The Self-respect League

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The Self-respect League

The Self-respect movement ever since its inauguration by us a few years back has made rapid strides among the masses and has created a good deal of stir in our province. Thanks to the orthodox section on the one hand and the unthinking self depreciating followers of orthodoxy on the other, the movement had its constitution finally fixed on that memorable day of the 18th February of the year of grace at Chingleput. The Self-respect league was given a final shape, with a General Committee of enthusiastic members.

After the Chingleput Conferences, (which by the by, evoked a volley of questions from the interested few at the legislative council) the movement took a stronger and more impressive hold of the younger generation, which resulted in the Conference of the Self-respect youths at Pattukkottai. As one aware of the results of all the ‘one man’s movements’, we thought it wise to shift the burden from our tired shoulders to a committee, whose members have given ample testimony to their selfless work and capacity for sacrifice. We are also prepared to hand over the journals that are under our direct management, to the Self-respect league, when we are convinced of its financial and other equipments.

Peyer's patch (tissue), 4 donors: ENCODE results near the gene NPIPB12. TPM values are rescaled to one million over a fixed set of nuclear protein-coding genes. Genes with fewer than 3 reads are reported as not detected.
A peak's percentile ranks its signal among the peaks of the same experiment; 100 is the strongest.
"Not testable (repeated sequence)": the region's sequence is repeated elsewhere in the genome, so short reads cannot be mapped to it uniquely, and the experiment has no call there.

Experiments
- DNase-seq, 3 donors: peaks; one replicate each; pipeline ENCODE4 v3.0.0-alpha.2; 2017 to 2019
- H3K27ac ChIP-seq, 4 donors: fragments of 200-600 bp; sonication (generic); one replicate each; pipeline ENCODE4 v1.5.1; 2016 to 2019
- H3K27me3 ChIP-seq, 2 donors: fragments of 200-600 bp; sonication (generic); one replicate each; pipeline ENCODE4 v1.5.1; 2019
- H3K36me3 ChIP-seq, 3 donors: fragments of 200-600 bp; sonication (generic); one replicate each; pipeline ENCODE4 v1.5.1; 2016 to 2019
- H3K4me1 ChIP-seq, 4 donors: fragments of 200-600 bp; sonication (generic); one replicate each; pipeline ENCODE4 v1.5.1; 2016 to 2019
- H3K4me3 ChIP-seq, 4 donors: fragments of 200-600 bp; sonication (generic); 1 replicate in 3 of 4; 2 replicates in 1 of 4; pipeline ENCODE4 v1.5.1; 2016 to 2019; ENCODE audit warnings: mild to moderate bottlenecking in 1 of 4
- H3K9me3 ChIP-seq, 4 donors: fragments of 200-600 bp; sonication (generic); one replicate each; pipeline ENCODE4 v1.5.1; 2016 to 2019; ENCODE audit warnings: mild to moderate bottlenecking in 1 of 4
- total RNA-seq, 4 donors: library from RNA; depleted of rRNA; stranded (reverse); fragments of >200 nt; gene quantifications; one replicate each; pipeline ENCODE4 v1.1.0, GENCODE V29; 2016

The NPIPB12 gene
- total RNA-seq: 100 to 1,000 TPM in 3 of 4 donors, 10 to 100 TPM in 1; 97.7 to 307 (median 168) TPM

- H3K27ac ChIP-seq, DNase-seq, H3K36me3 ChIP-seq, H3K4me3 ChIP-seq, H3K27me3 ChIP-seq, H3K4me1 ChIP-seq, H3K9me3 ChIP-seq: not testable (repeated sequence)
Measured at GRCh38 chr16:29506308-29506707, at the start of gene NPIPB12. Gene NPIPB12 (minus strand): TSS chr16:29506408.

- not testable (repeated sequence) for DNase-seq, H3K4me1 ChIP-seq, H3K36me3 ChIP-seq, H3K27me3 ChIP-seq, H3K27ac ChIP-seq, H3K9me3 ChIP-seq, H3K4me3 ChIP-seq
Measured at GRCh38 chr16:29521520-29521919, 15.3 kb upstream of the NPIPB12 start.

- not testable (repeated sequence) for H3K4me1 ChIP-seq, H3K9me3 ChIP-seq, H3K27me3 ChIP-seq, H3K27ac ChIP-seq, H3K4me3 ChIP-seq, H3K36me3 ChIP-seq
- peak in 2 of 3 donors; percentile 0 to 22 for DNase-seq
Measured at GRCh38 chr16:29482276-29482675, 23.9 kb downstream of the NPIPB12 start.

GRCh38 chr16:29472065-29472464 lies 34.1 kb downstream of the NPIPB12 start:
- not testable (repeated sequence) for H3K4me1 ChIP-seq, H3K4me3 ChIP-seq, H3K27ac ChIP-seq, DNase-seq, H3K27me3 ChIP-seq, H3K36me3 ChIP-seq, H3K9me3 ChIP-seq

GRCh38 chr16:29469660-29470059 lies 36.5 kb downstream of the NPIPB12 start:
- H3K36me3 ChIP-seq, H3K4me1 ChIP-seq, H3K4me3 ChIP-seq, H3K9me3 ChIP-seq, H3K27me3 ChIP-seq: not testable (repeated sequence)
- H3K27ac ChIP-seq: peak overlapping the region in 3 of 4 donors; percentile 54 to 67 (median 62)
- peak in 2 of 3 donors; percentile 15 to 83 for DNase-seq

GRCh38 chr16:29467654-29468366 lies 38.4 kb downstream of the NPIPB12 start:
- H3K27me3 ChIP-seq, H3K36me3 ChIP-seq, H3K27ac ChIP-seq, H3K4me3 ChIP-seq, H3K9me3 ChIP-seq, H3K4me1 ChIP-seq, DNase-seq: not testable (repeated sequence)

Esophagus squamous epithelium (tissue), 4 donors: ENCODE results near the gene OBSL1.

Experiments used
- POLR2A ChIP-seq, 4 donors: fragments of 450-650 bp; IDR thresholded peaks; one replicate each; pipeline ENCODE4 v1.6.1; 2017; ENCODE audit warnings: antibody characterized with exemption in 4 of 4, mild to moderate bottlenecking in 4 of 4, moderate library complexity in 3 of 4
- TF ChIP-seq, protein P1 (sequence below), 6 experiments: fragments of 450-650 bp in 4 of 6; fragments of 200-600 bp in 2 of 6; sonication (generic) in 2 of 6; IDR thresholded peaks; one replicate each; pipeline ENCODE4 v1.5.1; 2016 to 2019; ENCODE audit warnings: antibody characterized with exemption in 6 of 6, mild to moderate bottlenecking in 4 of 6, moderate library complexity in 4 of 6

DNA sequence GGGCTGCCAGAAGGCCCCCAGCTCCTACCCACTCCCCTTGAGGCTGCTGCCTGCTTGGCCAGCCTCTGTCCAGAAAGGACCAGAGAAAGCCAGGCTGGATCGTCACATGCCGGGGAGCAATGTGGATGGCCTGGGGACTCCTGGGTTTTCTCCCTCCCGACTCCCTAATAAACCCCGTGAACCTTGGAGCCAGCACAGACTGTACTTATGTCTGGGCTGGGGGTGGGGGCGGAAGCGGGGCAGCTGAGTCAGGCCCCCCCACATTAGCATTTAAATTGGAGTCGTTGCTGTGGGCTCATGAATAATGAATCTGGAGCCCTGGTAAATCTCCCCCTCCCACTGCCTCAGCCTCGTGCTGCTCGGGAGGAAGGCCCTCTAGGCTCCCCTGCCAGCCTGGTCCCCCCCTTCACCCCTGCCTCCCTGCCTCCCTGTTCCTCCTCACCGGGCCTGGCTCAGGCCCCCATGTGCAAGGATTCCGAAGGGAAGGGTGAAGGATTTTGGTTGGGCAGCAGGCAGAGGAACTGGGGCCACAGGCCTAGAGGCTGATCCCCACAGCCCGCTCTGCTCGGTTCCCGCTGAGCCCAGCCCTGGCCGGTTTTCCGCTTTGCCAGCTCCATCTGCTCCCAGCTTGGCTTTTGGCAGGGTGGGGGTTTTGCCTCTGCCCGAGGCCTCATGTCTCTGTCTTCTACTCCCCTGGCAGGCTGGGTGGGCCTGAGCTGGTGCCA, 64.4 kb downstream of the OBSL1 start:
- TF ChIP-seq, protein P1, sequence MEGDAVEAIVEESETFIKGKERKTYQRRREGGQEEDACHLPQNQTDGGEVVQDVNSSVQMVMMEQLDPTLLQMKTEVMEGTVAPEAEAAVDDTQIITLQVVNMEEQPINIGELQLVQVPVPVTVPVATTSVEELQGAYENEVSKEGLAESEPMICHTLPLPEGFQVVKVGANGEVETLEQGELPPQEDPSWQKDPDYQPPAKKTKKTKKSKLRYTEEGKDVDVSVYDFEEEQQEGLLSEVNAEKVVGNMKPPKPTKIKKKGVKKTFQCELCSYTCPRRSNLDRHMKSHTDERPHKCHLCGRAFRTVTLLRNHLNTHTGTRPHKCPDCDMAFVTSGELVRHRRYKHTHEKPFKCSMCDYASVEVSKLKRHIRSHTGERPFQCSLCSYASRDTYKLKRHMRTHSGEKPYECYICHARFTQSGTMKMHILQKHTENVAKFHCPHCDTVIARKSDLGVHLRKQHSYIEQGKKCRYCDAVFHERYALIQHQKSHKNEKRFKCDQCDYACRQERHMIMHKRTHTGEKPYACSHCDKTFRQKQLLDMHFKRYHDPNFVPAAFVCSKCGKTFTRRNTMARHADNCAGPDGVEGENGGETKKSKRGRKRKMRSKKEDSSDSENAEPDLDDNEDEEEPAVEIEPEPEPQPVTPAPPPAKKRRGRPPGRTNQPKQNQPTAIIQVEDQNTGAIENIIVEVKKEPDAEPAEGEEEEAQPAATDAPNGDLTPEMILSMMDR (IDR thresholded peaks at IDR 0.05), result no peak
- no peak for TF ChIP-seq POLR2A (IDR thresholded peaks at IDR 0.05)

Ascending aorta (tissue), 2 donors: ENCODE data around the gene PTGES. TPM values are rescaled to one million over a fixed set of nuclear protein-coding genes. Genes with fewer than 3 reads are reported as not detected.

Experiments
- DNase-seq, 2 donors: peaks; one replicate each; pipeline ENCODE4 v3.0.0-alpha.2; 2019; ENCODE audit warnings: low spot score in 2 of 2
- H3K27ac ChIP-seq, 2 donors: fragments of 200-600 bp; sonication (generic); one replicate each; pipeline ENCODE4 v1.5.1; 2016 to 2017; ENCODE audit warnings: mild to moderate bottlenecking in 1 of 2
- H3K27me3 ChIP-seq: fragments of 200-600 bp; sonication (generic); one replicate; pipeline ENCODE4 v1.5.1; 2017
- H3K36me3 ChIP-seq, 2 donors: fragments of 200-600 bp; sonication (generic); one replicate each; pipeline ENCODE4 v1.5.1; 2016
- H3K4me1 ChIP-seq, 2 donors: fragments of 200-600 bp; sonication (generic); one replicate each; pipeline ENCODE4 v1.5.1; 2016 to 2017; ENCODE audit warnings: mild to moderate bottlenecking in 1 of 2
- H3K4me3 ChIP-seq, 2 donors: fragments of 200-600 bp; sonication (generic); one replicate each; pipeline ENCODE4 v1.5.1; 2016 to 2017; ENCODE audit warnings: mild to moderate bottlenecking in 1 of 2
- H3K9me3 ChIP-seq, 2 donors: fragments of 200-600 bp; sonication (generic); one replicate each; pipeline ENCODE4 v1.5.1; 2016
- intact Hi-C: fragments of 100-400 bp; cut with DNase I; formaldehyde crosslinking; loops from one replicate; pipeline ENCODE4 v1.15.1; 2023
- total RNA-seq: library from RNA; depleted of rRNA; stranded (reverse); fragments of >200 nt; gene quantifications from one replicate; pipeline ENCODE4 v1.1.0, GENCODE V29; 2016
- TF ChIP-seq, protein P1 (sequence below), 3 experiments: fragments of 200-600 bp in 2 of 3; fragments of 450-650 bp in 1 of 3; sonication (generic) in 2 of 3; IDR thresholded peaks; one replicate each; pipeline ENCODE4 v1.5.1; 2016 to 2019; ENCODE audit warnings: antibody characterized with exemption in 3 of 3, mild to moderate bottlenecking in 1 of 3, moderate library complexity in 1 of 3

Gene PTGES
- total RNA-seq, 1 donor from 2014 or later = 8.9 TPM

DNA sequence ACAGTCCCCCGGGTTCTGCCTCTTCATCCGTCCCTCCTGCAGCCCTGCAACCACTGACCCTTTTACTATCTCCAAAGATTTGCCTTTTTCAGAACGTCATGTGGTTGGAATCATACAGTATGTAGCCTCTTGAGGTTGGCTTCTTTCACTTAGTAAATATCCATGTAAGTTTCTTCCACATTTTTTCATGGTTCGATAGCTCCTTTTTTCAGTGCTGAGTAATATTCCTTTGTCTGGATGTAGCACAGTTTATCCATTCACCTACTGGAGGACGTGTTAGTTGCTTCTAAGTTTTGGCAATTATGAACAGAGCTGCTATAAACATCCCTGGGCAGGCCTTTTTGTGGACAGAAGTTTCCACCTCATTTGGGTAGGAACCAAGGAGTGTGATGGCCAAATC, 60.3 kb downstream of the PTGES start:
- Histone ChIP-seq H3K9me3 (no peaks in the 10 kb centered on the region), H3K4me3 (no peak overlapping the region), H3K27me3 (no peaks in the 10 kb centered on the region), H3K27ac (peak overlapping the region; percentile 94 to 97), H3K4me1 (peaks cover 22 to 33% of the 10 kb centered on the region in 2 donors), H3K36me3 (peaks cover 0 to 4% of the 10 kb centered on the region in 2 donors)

With a view to give a permanence to the League, in all its aspects, we have determined to enroll members to the League. The object of the League as embodied in the constitution is ‘social reconstruction so as to secure liberty, equality and justice for the individual’. All those who are eligible under section 2 of the constitution (published on page 100 of The Revolt) are entitled to become members of the League.

Those who are desirous of becoming members are requested to send the application form, printed in the last page of this issue or a copy of it, with the annual subscription of annas Two. We expect everyone who is after social reconstruction, especially everyone of the youth world to take to the task in right earnest and fulfil the desire of a movement which aims at bringing together the multitudinous sections of humanity.

– Revolt, 7 July 1929

Notes to 2.2

  1. This was Periyar’s Presidential address at the South Indian Social reformers’ Conference held on 26.11.1928 at Madras.

  1. The reference here is to the Swarajist Congressman (see p. 22) who expressed great dismay at the conferences passed at the First Self-respect Conference held in Chinglepet in 1929.

This is probably a reference to a Saivite Conference held in Tirunelveli (see Part 2, Section 5: Tamil Saivism and Self Respect) 

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